Tag Archives: Tim Matthes

The Coppola-Matthes race dissected

Before we relegate the 2011 Port Orchard mayor’s race to the category of “water over the dam,” I will take one last whack at the question of whether negative campaign ads contributed to Tim Matthes’ 5-vote victory over incumbent Lary Coppola.
Coppola came into the home stretch of his campaign with a track record of accomplishments the city has made on his watch, a long list of endorsements from business owners, community leaders and other elected officials, and substantial campaign funding.
Coppola raised and spent nearly $15,000, about three times as much as Matthes.
Matthes’ campaign contributions, most of which came as loans to himself, were below the Washington State Public Disclosure Commission’s $5,000 threshold for detailed reporting, available on the PDC’s website.
An anti-Coppola campaign mounted by People for a Better Port Orchard raised and spent just more than $2,800 on mailers designed to erode Coppola’s credibility.
One flier suggested Coppola exaggerated his role in reducing the city’s crime rate. Another criticized the mayor for requesting (and getting) more than the city had offered for a piece of property he owned on Tremont Street that is to be condemned.
The same flier bemoaned a water rate increase hammered out on Coppola’s watch and slammed the mayor for suggesting to the council early on in his term that the mayor’s position should be full-time, with commensurate compensation.
The council, excepting Fred Chang, agreed. Chang supported the concept of a full-time mayor but said the timing was off given the recession. Chang, head of the lodging tax advisory committee, also objected to the plan at the time to partially fund the increase with hotel-motel tax revenue, which is earmarked for tourism. Chang called the proposal “awkward, although it probably is legal.”
All other council members, except Fred Olin who was absent, voted for the change, which effectively tripled Coppola’s salary.
Although he had no direct say it the matter, and although the new salary was about equivalent to what the Mayor of Poulsbo makes, it created negative PR that has stuck to Coppola’s shoe throughout his term in office.
“He suggested it,” said Nancy Howson, a Matthes supporter. “I didn’t feel good about that. So many people are struggling. I just thought the timing was bad.”
P4P cited their sources, including local news publications and Port Orchard Police Department reports, with links on their website, www.letlarygo.com.
As the fliers came out, Matthes distanced himself from P4P, saying he had neither known of nor condoned their efforts.
Chang was the largest donor among the largest donors to the anti-Coppola group, giving a total of $500. Also donating $500 were Jon Yamamura and Steve Sego, who lists his address as the residence owned by Chamber of Commerce Executive Director Coreen Haydock Johnson.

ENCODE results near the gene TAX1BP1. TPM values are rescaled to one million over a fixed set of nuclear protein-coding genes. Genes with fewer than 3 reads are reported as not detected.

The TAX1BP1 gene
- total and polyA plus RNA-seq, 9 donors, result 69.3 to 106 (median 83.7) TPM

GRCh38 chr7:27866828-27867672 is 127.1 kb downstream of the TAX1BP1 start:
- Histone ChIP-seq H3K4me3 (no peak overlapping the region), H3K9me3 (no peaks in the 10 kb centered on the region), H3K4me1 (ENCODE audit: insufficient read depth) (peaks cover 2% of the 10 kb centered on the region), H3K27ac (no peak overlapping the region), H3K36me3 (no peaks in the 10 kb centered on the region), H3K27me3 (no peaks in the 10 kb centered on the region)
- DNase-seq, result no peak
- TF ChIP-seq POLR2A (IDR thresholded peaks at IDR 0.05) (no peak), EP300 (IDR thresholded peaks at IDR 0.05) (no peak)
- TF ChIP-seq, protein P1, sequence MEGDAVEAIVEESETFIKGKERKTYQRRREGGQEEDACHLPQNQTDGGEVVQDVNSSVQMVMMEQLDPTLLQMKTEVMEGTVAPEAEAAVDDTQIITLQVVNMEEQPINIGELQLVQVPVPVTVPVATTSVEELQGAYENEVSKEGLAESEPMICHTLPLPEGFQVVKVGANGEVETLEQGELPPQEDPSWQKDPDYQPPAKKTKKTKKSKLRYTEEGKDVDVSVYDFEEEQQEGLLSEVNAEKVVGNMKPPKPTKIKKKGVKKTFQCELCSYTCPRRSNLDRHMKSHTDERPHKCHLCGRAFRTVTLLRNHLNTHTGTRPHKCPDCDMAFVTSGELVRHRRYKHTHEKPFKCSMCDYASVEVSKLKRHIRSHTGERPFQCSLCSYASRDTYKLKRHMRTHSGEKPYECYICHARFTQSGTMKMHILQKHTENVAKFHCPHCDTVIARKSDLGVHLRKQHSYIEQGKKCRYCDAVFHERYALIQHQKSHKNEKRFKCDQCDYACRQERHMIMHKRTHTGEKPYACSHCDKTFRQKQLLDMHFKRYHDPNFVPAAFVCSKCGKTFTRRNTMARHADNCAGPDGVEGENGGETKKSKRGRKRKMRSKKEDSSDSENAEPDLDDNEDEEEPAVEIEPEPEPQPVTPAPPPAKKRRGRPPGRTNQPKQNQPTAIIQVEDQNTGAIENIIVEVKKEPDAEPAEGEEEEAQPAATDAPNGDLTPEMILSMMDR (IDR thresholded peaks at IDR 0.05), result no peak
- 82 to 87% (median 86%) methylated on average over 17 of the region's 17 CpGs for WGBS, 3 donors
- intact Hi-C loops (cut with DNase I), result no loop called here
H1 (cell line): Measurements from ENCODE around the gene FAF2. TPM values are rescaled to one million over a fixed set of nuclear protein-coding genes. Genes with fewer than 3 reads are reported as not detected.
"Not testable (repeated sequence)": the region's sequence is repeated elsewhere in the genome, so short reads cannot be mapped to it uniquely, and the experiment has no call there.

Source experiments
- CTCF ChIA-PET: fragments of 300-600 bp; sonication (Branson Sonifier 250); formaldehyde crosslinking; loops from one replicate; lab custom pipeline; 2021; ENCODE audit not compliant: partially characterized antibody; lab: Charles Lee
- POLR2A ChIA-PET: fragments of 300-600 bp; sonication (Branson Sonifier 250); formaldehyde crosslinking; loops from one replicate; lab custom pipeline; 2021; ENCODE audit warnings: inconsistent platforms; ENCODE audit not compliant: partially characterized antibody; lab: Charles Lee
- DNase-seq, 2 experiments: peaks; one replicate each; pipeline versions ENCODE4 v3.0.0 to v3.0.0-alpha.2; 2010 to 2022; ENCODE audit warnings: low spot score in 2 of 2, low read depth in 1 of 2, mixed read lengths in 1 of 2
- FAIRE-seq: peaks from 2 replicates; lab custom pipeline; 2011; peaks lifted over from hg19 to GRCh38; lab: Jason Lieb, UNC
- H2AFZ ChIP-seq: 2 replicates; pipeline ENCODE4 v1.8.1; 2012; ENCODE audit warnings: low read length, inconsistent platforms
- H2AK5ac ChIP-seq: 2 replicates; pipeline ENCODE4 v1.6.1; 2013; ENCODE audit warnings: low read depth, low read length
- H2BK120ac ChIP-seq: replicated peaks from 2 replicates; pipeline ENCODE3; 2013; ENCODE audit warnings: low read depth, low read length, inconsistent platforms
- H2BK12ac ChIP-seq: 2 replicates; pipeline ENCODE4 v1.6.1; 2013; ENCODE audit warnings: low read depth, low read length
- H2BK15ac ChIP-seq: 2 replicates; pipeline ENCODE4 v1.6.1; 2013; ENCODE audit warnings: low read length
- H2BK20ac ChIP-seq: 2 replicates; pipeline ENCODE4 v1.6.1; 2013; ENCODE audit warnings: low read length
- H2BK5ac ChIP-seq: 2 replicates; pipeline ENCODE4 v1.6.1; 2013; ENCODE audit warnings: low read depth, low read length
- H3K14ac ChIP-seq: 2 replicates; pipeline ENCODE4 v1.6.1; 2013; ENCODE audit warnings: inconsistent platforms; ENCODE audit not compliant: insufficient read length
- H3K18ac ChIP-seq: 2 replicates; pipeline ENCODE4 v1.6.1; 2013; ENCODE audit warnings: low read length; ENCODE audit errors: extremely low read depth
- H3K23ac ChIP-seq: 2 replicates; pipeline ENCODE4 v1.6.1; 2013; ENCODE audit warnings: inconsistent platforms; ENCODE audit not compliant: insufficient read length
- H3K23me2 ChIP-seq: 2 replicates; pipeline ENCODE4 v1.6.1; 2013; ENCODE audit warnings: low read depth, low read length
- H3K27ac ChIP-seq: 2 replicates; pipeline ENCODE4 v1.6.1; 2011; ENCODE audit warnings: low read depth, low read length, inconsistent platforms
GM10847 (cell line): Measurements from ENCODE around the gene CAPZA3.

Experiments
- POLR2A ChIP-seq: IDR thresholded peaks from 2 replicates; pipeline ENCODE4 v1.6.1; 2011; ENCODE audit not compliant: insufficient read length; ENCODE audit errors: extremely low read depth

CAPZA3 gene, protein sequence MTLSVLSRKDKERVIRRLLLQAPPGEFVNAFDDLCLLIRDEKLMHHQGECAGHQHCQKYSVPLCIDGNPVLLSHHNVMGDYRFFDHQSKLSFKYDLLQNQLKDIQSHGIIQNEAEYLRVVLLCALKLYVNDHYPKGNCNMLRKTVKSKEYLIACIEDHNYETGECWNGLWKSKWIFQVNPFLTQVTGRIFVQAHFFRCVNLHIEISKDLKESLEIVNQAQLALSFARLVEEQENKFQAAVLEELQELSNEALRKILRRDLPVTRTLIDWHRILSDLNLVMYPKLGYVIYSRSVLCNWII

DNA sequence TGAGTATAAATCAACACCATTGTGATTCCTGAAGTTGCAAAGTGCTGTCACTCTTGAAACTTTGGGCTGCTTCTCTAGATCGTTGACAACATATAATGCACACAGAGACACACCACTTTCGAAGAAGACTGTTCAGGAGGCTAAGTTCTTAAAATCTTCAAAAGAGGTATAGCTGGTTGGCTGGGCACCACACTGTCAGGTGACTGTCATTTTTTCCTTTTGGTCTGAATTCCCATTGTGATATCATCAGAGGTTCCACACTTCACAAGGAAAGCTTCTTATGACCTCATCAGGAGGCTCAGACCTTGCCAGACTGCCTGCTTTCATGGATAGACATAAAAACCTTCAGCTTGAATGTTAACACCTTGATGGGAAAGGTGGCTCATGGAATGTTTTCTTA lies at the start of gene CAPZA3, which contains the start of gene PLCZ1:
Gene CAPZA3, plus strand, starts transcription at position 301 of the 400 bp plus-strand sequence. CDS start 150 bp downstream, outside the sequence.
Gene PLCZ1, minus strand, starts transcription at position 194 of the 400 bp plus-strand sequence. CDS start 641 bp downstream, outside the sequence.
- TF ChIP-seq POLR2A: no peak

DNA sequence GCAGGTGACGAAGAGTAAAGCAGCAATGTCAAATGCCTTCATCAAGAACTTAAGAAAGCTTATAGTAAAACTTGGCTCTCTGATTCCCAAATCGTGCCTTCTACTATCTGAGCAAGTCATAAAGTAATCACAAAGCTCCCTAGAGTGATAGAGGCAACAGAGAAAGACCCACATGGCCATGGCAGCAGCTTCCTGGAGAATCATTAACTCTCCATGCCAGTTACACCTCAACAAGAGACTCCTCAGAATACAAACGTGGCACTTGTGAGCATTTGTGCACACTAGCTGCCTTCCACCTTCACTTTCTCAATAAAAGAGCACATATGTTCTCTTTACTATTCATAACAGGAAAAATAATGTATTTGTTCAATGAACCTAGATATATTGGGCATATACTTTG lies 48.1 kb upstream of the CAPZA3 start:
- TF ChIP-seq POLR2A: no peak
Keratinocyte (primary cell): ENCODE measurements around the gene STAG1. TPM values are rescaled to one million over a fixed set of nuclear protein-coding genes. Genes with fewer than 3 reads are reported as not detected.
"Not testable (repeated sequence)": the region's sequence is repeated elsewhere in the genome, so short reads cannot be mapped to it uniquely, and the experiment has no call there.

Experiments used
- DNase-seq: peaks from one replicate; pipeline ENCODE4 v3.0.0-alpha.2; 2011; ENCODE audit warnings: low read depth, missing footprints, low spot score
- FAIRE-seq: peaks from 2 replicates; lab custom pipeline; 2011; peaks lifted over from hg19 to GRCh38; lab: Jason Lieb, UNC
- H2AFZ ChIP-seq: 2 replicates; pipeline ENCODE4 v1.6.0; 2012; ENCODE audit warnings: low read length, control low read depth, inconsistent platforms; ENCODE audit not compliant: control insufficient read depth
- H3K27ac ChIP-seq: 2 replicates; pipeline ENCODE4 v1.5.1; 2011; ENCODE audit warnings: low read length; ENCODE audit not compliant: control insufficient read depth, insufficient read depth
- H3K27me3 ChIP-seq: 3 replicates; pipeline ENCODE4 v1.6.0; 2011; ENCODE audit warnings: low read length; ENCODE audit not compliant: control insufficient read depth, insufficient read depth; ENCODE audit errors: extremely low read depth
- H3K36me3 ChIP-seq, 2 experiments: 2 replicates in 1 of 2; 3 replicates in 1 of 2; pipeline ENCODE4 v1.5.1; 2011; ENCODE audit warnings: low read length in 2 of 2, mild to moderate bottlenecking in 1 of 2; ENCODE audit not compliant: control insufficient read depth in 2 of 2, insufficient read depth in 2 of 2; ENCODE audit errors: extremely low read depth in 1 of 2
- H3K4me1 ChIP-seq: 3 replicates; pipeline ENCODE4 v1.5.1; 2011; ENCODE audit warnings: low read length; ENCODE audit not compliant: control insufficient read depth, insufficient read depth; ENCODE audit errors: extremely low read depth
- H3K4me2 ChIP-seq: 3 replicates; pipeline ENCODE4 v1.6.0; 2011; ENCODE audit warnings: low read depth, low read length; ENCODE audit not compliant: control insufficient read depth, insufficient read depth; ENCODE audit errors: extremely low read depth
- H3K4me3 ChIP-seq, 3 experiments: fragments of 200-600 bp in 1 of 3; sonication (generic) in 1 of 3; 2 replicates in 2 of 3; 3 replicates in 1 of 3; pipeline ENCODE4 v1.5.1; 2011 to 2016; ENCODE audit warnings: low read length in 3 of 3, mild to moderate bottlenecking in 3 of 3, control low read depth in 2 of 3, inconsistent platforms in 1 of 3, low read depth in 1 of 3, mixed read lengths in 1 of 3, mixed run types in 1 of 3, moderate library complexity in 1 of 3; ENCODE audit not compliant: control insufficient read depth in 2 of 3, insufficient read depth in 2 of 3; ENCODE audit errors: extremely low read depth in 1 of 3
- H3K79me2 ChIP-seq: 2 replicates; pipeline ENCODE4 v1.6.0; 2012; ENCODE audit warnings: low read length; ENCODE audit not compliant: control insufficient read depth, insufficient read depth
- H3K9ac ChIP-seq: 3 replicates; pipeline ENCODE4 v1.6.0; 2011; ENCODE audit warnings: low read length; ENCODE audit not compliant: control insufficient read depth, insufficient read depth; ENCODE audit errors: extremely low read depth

Donating $250 was Gil Michael, whom Matthes called “my right-hand guy” on Dec. 6, the night his victory was confirmed.
Chang and Michael also donated directly to Matthes’ campaign. Chang gave $167 of in-kind goods or services. Michael gave $250.
Matthes, on his campaign website, made a point of saying he discouraged endorsements and large campaign contributions that could make a candidate beholden to interest groups, large corporations or people who live outside the city. He had a self-imposed contribution limit of $200 for individuals and $500 for organizations.
“My Grandmother Sylvia always said, ‘If you lie down with dogs, don’t be surprised if you get up with fleas,’” Matthes wrote in a statement about campaign contributions on his website. “Check out candidates’ websites to see if you can tell who will be given special favors in the future.”
Whether Matthes realized it or not, the literal effect of his limiting campaign contributions and his denial of affiliation with P4P allowed both his campaign and the anti-Coppola group to fly under the radar so to speak.
Had either group raised more than $5,000, detailed records of their contributors and expenditures would have been readily available throughout the campaign on the Washington Public Disclosure Commission’s website.
As it was, the law provided for access to those records as follows: anyone interested could contact the campaign or group in person during the eight business days preceding the election.
All perfectly legal, but the effect, it seemed, was to fuel a rumor mill that turned toxic in the last few weeks of the campaign.
According to Lori Anderson of the PDC, Port Orchard was one of several places around the state where in-person records reviews resulted in ugly confrontations.
Anderson said word trickled down to the PDC that Coppola’s wife Dee was firmly asked to leave the premises of the printing company used by P4P.
And so it went in a race that has driven a wedge between two former allies.
Whether the fliers had any substantive effect on the race remains open to debate.
Significantly, Coppola lost votes in 2011 in the city’s four original precincts (earning 810 votes total), as compared with the support he received in 2007 (1,103 votes), when there was a far smaller turnout.